The Forbes clan is no stranger to the pains of war. From the far-flung battlefields of the Jacobite cause to clan rivalries with the Gordons, the strong convictions of the Forbeses have often led them to opposing sides of a conflict. This was no different in the United States Civil War.
According to the United States National Archives there were 927 Forbeses fought on the side of the Union Army and 375 Forbeses fought for the Confederacy during the long and bloody war.
Among those Forbeses who answered the call for freedom was my Great-Great Grandfather Elijah H. Forbes (1839-1923.) Believing that all men were created equal, Elijah H. Forbes was just that man, who along with his brother John Forbes enlisted at Bronson, Michigan on August 15, 1862 and joined the Union cause. Both brothers joined the newly formed Battery I, 1st Regiment, Michigan Light Artillery.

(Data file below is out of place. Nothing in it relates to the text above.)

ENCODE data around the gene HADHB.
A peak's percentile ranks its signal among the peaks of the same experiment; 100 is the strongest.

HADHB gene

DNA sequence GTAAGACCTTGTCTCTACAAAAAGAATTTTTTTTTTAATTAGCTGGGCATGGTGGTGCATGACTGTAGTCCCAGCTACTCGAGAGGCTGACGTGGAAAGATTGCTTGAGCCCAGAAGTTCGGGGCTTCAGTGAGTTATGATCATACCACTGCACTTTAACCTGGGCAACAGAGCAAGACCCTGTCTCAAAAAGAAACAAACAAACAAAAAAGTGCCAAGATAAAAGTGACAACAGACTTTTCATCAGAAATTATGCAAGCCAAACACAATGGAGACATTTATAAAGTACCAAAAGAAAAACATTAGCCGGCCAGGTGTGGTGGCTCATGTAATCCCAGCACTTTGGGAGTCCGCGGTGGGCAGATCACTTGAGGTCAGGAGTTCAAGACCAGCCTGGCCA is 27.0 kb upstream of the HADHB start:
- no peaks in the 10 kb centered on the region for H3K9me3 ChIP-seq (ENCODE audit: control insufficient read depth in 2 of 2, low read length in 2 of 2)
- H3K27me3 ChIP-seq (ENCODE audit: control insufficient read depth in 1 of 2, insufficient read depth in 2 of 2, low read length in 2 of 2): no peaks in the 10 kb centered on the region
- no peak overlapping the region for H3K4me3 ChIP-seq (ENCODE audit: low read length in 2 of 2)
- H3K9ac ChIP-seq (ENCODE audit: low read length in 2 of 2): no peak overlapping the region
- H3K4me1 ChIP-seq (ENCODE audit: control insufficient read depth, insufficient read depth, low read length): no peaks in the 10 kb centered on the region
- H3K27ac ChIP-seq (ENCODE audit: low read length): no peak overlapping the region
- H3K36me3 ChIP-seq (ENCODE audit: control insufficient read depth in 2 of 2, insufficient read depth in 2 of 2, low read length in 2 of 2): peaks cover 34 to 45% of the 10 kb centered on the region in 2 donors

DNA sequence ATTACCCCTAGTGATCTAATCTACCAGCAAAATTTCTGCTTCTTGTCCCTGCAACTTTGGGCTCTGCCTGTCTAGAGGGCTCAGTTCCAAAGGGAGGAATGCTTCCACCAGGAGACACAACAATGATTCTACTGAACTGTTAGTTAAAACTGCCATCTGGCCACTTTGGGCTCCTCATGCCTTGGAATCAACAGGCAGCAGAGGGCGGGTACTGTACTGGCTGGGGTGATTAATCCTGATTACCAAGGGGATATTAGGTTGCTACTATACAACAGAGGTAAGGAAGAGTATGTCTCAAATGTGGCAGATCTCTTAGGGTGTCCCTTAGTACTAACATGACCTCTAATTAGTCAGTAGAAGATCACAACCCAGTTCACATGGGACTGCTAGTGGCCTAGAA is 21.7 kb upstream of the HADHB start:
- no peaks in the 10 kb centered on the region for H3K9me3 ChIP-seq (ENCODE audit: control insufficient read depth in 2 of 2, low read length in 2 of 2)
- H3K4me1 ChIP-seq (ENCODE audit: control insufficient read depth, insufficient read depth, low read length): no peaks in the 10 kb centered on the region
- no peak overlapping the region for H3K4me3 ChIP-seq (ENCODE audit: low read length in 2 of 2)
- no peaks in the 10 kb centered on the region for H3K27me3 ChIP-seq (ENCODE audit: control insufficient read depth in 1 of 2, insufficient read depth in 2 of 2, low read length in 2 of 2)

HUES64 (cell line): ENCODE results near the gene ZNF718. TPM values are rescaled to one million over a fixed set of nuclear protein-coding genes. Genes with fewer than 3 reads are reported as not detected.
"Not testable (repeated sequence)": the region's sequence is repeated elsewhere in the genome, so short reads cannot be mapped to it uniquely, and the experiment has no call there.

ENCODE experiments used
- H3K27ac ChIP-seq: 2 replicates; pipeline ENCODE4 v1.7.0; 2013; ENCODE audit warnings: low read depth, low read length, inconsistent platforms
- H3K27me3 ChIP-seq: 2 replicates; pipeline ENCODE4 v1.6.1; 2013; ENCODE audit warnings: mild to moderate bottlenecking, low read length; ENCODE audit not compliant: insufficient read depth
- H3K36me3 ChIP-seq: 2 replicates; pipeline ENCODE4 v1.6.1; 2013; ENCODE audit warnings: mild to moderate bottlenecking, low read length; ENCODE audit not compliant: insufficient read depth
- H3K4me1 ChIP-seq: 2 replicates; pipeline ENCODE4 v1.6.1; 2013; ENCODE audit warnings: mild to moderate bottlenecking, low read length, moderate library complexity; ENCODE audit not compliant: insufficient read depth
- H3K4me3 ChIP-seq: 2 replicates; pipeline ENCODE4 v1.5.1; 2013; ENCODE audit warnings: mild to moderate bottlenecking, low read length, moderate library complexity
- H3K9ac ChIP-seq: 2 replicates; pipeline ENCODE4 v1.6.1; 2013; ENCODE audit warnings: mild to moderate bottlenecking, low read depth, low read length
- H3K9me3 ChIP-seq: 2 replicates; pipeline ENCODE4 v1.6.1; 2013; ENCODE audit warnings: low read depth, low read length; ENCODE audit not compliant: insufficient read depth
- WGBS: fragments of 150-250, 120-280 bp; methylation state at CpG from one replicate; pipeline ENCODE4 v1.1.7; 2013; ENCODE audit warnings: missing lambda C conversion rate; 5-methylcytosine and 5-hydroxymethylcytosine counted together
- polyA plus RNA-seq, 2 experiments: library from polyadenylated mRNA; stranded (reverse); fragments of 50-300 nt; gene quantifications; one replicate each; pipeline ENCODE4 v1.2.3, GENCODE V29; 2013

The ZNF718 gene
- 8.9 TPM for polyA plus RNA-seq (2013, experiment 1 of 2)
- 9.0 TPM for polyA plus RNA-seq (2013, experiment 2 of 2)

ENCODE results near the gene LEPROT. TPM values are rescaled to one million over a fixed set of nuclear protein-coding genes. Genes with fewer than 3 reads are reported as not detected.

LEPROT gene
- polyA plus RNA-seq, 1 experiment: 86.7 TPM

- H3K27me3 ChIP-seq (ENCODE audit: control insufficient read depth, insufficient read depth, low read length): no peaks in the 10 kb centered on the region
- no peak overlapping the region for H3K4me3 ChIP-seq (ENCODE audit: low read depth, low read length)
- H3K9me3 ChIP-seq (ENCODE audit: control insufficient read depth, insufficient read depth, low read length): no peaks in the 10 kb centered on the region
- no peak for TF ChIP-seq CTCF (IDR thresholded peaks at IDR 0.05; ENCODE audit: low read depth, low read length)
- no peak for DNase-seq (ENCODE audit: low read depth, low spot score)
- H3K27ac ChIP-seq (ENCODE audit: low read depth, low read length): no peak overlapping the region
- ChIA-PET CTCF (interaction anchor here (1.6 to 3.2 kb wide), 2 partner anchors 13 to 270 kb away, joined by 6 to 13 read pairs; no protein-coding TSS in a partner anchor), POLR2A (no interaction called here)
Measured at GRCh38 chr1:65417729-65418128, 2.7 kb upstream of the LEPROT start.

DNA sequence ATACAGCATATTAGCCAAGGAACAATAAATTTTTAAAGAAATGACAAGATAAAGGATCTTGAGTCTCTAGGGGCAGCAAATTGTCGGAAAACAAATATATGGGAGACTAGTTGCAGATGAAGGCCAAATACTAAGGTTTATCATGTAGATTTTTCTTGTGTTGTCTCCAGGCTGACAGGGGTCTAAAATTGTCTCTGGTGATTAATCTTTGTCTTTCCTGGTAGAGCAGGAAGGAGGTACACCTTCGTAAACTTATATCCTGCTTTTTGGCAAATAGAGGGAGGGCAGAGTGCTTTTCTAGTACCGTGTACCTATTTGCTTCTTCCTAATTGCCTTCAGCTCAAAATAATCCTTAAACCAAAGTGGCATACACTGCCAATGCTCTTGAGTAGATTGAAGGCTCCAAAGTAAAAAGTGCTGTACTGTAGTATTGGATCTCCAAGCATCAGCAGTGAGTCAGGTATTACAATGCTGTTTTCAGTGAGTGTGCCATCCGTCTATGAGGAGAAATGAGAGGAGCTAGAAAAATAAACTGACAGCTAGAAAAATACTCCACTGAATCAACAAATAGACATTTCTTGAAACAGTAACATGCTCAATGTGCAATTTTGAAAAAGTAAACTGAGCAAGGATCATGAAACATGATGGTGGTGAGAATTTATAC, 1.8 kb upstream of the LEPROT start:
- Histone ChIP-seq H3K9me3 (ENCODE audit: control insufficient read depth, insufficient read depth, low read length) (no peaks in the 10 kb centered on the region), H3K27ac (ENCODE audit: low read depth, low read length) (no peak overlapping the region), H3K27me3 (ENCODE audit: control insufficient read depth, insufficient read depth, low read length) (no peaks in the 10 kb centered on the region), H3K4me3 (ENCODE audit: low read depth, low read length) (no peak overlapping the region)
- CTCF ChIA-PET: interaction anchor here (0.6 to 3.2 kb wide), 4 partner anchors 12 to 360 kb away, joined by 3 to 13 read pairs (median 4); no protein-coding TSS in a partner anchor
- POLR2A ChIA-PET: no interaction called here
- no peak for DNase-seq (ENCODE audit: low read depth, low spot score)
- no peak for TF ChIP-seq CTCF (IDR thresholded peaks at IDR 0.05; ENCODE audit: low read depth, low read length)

Mustered into service August 20, 1862 and left the state of Michigan to join the Army of the Potomac on December 4, 1862. The unit saw its first engagement at Aldie, Virginia in April of 1863. The 1st Regiment, Michigan Light Artillery next seen action at Gettysburg, Pennsylvania. My Great-Great Uncle John Forbes was wounded in action on July 3, 1863. From there the unit moved to Culpeper Court House in September of 1863 where award-winning Civil War artist Edwin Austion Forbes captured the images of the battle with the below drawing.
From Virginia, the unit was ordered to Nashville, Tennessee and remained there in reserve until March 7, 1864. Then the unit was ordered to join General Sherman’s “March to the Sea Campaign”. Engaging the Confederate Army in places such as: Cassville, New Hope, Lost Mountain, Kolb’s Farm, Marietta, Peachtree Creek, and Turner’s Ferry. Finally stopping and participating in the siege of Atlanta, Georgia until November 1, 1864. The unit was then ordered to Chattanooga, Tennessee until ordered home to Michigan and mustered out of federal service at Jackson on July 14, 1865.
My Great-Great Grandfather Elijah H. Forbes and his brother John both survived the war and were finally mustered out of service on July 14, 1865. They returned home and finally settled in Northern Indiana and lived the rest of their lives as peaceful farmers.